Tie Your Own Flies
Photo/Jeff Harris

Every fisherman knows the primal joy of reeling in a fish hearty enough to eat. But true angler's nirvana comes only when supper is caught using flies you've crafted with your own two hands. And in the dead of winter, when your local fishing spot is frozen over and there isn't much you can do to quell those yearnings for downstream drifts and tight lines, retiring to your study with a stiff drink and the requisite fly-tying materials can be a tranquil diversion.

What may seem like an arcane procedure best left to professionals is actually relatively doable, promises one expert in the field. Tom Rosenbauer, host of the Orvis Fly Fishing Podcast and author of The Orvis Fly-Tying Guide, says he teaches newcomers how to tie a working fly in only 30 minutes. "Start with a simple pattern like the Wooly Bugger or San Juan worm," he advises. "After you become comfortable, tweak the patterns to see if you catch more fish using your own variation."

An all-inclusive set, like the Orvis Fly-Tying Kit ($198), provides all of the tools you'll need. The essential tying vise fastens to the side of your desk and grips all varieties of hooks. A bobbin holds the spool of thread and feeds it through a pinhole, allowing you to accurately wrap the thread around the hook. The kit includes a variety of tying materials—from elk and marabou fur to pheasant tail—as well as an instructional DVD for tying 16 popular fly patterns.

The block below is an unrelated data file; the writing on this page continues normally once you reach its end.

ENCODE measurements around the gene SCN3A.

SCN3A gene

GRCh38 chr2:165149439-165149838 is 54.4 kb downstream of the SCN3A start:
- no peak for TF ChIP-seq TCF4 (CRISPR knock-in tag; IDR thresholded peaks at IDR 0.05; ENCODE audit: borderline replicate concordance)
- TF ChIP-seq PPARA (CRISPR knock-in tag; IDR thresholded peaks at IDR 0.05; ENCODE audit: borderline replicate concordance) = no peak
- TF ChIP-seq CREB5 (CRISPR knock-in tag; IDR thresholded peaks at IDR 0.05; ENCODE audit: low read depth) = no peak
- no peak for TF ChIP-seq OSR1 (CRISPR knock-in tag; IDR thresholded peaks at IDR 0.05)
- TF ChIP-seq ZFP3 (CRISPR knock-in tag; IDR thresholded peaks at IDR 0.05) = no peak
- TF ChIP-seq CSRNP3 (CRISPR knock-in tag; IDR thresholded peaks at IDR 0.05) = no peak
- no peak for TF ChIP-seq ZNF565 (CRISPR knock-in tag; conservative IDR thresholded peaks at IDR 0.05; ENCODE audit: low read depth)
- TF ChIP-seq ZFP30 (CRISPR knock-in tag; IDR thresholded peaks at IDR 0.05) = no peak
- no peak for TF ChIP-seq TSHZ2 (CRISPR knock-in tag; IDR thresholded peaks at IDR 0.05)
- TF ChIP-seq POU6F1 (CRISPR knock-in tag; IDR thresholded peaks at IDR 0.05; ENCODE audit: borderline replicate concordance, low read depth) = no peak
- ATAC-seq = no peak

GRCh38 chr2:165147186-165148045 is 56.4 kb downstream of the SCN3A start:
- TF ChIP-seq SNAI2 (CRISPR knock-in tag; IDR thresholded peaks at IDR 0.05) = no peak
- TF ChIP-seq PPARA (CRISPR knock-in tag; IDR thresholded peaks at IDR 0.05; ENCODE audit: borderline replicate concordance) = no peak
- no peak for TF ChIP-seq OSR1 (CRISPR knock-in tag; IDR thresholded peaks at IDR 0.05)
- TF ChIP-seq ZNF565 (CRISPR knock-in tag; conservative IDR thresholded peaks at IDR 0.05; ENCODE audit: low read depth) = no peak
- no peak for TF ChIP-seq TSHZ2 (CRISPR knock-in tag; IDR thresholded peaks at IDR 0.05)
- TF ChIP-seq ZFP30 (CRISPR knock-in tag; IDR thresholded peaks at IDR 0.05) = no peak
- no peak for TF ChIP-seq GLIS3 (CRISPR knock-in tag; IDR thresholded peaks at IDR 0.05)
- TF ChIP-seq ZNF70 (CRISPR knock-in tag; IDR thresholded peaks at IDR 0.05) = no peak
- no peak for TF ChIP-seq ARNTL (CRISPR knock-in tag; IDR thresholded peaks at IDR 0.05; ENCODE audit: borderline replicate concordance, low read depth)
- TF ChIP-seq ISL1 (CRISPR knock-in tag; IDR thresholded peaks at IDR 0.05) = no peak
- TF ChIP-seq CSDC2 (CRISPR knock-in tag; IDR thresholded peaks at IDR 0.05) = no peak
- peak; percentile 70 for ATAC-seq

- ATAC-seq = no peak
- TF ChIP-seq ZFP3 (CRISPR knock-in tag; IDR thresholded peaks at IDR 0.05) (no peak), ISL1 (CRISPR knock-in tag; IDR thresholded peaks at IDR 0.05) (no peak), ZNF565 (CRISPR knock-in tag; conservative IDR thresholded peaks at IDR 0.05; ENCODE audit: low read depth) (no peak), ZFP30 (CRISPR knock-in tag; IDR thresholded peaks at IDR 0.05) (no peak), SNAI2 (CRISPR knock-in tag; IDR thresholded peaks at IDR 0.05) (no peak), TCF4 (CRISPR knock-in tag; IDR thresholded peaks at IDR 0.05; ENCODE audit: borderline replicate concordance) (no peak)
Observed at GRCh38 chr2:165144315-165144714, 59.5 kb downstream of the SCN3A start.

Artificial flies are tied using threads to secure furs and synthetic fibers to fishing hooks. Rosenbauer will try anything from dryer lint to cat hair as material for his flies. Imitator flies resemble critters indigenous to the ecosystem of the fish. Attractors are meant to captivate and provoke the fish with vibrant colors and elaborate patterns. The fly-tying novice should learn simple patterns of both varieties to ensure they've stocked up a diverse arsenal come spring.

Anglers will subtly tweak fly patterns to find which variation renders the best result. The possibilities are endless, and there's only one rule: you must learn to enjoy the process.

Together with a little mood music, says Rosenbauer, "fly-tying is wonderful therapy for the lives we live."

Visit orvis.com/fly-tying-kits

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